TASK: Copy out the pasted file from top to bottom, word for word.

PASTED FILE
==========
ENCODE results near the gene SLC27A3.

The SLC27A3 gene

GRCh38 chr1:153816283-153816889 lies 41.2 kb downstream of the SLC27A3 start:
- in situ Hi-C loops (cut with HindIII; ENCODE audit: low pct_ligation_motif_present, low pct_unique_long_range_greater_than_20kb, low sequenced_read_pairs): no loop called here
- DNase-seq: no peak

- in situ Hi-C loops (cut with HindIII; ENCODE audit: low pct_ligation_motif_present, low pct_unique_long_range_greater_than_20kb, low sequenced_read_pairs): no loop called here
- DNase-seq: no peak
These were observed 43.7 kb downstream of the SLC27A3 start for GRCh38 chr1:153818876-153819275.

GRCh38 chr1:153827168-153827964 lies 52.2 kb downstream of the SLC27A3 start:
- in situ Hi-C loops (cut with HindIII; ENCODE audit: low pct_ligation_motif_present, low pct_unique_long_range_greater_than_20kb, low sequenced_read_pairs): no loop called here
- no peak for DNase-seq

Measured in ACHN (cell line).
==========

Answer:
ENCODE results near the gene SLC27A3.

The SLC27A3 gene

GRCh38 chr1:153816283-153816889 lies 41.2 kb downstream of the SLC27A3 start:
- in situ Hi-C loops (cut with HindIII; ENCODE audit: low pct_ligation_motif_present, low pct_unique_long_range_greater_than_20kb, low sequenced_read_pairs): no loop called here
- DNase-seq: no peak

- in situ Hi-C loops (cut with HindIII; ENCODE audit: low pct_ligation_motif_present, low pct_unique_long_range_greater_than_20kb, low sequenced_read_pairs): no loop called here
- DNase-seq: no peak
These were observed 43.7 kb downstream of the SLC27A3 start for GRCh38 chr1:153818876-153819275.

GRCh38 chr1:153827168-153827964 lies 52.2 kb downstream of the SLC27A3 start:
- in situ Hi-C loops (cut with HindIII; ENCODE audit: low pct_ligation_motif_present, low pct_unique_long_range_greater_than_20kb, low sequenced_read_pairs): no loop called here
- no peak for DNase-seq

Measured in ACHN (cell line).